OLYMPUS DIGITAL CAMERAFilm photography was very different. Having gotten used to digital cameras, I was more familiar with shooting whenever and whatever was interesting. With digital, when I saw an interesting subject or view, sometimes I would try to stop and compose the shot, but often I would be snapping away and trying different angles, distances, views, as well as using burst shooting. With a film camera, I couldn’t do that as easily because each shot cost film and development fees. I couldn’t review my shots as well! This was critical because the Viewfinder on the SR-4000 is small. And I learned that depth of field on a full-frame film camera using a f/1.4 aperture at 50mm is very shallow.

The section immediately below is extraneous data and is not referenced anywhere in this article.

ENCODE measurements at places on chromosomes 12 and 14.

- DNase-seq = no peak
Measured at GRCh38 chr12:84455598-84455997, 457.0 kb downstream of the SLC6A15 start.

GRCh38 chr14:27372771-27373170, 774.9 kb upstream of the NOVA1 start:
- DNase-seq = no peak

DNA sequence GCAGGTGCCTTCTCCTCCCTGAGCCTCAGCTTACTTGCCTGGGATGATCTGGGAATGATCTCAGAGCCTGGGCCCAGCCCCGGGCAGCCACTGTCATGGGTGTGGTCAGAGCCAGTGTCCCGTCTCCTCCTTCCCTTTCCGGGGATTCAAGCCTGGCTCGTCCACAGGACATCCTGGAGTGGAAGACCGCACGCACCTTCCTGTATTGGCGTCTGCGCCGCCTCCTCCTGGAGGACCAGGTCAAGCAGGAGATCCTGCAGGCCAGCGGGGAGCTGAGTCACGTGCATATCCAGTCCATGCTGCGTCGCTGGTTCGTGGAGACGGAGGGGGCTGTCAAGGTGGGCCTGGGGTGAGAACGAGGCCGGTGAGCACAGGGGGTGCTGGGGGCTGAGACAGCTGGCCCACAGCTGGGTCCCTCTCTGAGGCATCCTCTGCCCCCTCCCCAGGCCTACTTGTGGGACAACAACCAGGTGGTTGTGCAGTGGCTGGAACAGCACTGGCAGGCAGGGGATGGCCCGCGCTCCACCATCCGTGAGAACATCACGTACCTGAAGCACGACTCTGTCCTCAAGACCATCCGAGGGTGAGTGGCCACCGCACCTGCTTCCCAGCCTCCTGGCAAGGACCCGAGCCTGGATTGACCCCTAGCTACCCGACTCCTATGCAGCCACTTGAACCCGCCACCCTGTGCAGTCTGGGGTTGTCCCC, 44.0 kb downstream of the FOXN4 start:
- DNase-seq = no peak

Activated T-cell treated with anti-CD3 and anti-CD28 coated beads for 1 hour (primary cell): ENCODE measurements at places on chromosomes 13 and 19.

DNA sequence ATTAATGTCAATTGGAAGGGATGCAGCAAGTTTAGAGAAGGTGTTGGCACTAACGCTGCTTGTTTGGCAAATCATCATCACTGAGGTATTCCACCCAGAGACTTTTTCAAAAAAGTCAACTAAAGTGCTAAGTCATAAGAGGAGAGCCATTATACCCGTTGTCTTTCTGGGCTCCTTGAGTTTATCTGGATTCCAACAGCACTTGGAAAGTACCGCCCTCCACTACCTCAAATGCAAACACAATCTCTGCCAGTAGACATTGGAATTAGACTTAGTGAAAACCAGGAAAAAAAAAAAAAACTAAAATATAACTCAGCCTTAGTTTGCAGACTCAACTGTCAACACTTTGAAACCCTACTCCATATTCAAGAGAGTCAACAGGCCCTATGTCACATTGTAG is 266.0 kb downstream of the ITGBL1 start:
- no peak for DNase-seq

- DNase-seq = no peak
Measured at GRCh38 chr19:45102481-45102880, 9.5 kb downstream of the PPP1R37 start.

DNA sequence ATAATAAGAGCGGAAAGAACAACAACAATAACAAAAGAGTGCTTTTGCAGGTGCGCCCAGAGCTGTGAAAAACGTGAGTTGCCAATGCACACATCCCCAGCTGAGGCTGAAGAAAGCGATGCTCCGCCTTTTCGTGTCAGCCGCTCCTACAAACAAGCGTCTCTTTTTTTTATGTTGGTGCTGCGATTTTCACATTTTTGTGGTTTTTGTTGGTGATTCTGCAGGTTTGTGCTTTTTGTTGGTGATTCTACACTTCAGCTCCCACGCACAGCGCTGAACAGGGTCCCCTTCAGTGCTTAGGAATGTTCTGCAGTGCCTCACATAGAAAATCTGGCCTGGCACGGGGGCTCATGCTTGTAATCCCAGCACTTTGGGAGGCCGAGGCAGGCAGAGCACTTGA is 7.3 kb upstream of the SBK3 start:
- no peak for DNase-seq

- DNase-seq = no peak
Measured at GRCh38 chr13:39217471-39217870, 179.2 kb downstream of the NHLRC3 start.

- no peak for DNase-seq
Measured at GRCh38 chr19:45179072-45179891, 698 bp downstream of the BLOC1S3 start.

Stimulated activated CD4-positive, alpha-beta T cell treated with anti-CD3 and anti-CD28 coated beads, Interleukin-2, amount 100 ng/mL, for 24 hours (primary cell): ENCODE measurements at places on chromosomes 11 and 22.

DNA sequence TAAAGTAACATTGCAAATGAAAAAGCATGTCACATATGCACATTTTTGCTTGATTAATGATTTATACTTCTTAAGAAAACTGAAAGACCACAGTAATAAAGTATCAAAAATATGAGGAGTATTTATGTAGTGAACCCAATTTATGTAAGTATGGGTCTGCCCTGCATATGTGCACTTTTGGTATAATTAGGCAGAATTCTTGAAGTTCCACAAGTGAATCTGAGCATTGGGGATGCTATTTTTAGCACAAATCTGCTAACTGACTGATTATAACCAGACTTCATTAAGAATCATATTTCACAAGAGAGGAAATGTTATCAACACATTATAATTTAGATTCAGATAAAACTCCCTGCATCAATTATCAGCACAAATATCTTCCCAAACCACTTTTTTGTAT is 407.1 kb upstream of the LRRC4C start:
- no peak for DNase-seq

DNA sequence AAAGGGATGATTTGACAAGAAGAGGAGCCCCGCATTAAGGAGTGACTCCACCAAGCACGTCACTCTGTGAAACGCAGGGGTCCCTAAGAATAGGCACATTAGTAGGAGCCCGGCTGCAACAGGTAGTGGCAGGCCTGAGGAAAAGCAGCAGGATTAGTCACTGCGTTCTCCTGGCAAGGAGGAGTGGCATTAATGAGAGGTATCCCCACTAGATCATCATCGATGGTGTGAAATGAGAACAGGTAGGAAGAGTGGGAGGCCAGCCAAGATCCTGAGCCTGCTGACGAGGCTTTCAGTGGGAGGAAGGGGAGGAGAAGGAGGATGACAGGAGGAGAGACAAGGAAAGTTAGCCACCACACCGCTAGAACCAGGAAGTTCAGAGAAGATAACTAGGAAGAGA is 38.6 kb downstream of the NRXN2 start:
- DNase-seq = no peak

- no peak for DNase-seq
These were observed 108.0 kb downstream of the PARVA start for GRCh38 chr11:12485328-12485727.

05100023As you can see in the shot above, I missed focus very often with that lens because it had to be exact or it’d be blurred. I wasn’t used to the viewfinder, which was small to begin with (I later compared the VF to one on a Canon AE-1 and found the Samsung’s VF significantly smaller), and the inability to review photos did not end up very well. But. But! When I got focused correctly on subjects, I loved the way it rendered colors and the shallow DOF was beautiful!

05100013 05100010Since it was very difficult to compose and take ‘artsy’ photos and landscape with the film camera, I focused on taking portrait shots. I ended up spending a couple weeks trying to shoot that one roll of film because I was being too careful in the beginning, but I eventually finished the roll. I excitedly took the roll to Pro Photo Connection in Irvine, which seemed like a pretty professional shop. Dropped it off along with the roll of film that was initially in the camera and picked it up a few days later.